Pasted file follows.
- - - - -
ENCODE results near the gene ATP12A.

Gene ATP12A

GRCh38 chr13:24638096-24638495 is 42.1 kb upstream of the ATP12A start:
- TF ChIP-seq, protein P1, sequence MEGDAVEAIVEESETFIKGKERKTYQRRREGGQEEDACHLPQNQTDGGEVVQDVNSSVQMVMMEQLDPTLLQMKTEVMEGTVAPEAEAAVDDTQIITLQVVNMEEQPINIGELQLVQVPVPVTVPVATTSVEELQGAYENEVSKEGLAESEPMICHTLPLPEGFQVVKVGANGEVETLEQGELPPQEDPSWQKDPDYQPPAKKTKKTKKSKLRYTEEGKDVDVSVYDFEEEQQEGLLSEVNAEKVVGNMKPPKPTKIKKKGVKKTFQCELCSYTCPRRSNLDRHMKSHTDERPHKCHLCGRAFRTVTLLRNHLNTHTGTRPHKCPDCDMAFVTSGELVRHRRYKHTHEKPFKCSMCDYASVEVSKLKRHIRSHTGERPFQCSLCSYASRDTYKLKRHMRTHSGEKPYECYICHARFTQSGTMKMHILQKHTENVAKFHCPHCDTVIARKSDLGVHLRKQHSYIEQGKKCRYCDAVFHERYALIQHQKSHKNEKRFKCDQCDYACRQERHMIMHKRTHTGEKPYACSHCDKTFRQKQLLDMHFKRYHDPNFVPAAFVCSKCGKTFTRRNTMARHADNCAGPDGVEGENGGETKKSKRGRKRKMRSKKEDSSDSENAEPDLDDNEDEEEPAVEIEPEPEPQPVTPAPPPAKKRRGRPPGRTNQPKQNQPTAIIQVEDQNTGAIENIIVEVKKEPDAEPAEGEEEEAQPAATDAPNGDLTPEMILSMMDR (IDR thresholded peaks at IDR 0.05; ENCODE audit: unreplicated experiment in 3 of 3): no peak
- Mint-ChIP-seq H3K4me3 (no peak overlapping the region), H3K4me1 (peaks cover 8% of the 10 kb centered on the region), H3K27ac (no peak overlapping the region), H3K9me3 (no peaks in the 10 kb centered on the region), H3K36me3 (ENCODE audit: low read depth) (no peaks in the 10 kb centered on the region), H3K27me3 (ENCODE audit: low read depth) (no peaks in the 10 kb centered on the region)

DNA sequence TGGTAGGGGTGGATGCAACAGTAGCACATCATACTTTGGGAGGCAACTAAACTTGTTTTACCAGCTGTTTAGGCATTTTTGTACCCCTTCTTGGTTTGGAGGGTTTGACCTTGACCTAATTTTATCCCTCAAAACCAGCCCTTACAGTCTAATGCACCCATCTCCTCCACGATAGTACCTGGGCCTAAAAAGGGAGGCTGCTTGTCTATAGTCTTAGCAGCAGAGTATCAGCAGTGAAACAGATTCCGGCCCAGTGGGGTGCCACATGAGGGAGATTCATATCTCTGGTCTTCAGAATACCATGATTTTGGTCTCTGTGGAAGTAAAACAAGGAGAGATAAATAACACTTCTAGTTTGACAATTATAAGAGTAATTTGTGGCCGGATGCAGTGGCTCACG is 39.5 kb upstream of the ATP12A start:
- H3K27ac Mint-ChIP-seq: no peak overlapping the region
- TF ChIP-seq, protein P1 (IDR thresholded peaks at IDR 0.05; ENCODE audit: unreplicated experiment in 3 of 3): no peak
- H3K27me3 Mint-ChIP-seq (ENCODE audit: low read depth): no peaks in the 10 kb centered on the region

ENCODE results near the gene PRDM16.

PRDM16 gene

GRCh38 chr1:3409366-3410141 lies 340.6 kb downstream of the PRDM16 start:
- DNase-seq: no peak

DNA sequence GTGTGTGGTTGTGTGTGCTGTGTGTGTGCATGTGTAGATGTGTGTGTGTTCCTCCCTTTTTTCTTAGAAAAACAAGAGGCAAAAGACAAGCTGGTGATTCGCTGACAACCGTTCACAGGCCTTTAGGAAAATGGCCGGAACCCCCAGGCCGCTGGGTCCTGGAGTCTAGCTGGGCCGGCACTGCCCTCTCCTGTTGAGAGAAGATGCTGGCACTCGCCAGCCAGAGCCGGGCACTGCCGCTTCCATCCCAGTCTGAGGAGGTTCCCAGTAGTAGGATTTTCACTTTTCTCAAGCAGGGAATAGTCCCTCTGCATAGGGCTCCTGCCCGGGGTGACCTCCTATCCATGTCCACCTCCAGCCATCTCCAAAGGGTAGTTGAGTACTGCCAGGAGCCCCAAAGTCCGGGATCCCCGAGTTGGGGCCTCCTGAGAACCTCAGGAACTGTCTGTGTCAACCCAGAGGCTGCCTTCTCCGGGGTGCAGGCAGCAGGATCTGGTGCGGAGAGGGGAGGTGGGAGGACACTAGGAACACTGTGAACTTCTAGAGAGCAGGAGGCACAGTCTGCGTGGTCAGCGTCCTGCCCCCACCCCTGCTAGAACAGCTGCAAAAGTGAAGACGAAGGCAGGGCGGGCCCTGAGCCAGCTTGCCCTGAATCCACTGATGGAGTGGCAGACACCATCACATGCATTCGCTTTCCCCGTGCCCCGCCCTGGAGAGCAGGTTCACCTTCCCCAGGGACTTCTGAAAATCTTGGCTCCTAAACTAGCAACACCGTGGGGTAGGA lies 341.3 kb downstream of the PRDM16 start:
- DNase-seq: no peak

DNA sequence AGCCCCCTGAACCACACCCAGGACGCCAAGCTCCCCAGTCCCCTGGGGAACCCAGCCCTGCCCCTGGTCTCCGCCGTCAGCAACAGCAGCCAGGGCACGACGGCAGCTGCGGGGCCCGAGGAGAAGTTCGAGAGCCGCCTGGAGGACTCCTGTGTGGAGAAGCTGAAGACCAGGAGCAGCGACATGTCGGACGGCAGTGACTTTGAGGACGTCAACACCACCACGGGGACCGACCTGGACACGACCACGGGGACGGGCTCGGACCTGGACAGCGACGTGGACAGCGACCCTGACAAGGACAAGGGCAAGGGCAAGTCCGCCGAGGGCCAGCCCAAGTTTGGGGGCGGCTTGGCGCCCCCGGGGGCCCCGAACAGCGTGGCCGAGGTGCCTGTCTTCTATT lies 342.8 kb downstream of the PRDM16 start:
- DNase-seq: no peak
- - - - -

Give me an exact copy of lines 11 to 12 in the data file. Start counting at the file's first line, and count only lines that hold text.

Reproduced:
PRDM16 gene

GRCh38 chr1:3409366-3410141 lies 340.6 kb downstream of the PRDM16 start: